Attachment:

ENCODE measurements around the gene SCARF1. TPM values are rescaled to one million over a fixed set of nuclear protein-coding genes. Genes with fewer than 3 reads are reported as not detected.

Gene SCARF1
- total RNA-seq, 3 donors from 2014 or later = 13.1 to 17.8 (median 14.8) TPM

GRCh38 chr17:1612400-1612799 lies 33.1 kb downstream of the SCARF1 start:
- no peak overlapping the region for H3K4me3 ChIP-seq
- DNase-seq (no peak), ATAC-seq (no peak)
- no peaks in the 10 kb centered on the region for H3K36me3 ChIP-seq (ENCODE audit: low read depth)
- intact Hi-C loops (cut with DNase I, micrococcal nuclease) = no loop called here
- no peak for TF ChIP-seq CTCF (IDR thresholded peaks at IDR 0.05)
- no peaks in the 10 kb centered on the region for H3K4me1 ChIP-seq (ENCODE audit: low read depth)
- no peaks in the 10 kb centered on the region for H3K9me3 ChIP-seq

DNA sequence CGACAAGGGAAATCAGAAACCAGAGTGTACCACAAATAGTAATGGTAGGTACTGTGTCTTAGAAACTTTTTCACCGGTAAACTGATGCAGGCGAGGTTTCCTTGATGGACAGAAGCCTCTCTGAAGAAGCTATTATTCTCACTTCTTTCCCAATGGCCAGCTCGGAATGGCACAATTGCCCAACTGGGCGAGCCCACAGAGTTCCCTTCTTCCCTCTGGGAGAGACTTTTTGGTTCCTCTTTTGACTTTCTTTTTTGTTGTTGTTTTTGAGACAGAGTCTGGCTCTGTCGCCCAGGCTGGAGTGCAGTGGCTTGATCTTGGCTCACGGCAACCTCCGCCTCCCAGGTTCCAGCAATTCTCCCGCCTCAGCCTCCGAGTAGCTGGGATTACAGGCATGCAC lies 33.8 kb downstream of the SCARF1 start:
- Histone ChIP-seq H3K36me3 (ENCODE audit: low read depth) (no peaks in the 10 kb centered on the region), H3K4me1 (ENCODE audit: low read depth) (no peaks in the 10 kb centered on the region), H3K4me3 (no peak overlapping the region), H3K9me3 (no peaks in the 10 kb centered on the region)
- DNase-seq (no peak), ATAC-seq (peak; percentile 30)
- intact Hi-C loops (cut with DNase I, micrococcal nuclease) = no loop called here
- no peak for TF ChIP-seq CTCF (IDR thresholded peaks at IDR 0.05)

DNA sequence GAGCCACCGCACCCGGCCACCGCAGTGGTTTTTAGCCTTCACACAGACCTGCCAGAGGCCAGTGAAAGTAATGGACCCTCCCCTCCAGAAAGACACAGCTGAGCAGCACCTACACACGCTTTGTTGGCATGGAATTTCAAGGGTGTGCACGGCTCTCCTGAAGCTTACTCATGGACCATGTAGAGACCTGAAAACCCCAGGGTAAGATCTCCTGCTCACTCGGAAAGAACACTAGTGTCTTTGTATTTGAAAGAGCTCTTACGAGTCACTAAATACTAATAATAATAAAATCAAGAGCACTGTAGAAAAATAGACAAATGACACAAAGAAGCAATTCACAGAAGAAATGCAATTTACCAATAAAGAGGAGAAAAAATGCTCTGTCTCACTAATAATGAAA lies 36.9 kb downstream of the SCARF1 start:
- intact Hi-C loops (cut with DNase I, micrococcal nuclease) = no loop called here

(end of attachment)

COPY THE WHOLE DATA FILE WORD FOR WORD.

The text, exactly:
ENCODE measurements around the gene SCARF1. TPM values are rescaled to one million over a fixed set of nuclear protein-coding genes. Genes with fewer than 3 reads are reported as not detected.

Gene SCARF1
- total RNA-seq, 3 donors from 2014 or later = 13.1 to 17.8 (median 14.8) TPM

GRCh38 chr17:1612400-1612799 lies 33.1 kb downstream of the SCARF1 start:
- no peak overlapping the region for H3K4me3 ChIP-seq
- DNase-seq (no peak), ATAC-seq (no peak)
- no peaks in the 10 kb centered on the region for H3K36me3 ChIP-seq (ENCODE audit: low read depth)
- intact Hi-C loops (cut with DNase I, micrococcal nuclease) = no loop called here
- no peak for TF ChIP-seq CTCF (IDR thresholded peaks at IDR 0.05)
- no peaks in the 10 kb centered on the region for H3K4me1 ChIP-seq (ENCODE audit: low read depth)
- no peaks in the 10 kb centered on the region for H3K9me3 ChIP-seq

DNA sequence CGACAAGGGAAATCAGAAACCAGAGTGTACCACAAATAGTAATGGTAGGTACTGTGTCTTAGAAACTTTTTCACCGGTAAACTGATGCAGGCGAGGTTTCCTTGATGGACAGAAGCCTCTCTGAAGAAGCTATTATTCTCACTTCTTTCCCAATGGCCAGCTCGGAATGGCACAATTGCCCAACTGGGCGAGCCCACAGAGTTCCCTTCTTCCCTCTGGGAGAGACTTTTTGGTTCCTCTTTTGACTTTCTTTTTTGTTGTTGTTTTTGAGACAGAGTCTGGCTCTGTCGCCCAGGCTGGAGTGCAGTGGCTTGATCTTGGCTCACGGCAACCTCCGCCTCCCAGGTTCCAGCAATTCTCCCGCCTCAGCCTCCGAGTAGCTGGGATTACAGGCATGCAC lies 33.8 kb downstream of the SCARF1 start:
- Histone ChIP-seq H3K36me3 (ENCODE audit: low read depth) (no peaks in the 10 kb centered on the region), H3K4me1 (ENCODE audit: low read depth) (no peaks in the 10 kb centered on the region), H3K4me3 (no peak overlapping the region), H3K9me3 (no peaks in the 10 kb centered on the region)
- DNase-seq (no peak), ATAC-seq (peak; percentile 30)
- intact Hi-C loops (cut with DNase I, micrococcal nuclease) = no loop called here
- no peak for TF ChIP-seq CTCF (IDR thresholded peaks at IDR 0.05)

DNA sequence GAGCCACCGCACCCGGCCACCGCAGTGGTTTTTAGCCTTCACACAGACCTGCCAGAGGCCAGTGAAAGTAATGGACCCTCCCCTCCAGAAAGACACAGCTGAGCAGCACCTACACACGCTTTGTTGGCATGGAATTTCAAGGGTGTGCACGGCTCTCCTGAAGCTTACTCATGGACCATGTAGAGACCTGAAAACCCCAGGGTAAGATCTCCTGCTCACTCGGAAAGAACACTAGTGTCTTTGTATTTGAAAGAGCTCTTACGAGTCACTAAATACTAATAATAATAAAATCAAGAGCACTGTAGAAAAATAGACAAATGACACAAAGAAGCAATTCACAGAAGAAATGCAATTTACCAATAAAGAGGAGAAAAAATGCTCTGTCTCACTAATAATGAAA lies 36.9 kb downstream of the SCARF1 start:
- intact Hi-C loops (cut with DNase I, micrococcal nuclease) = no loop called here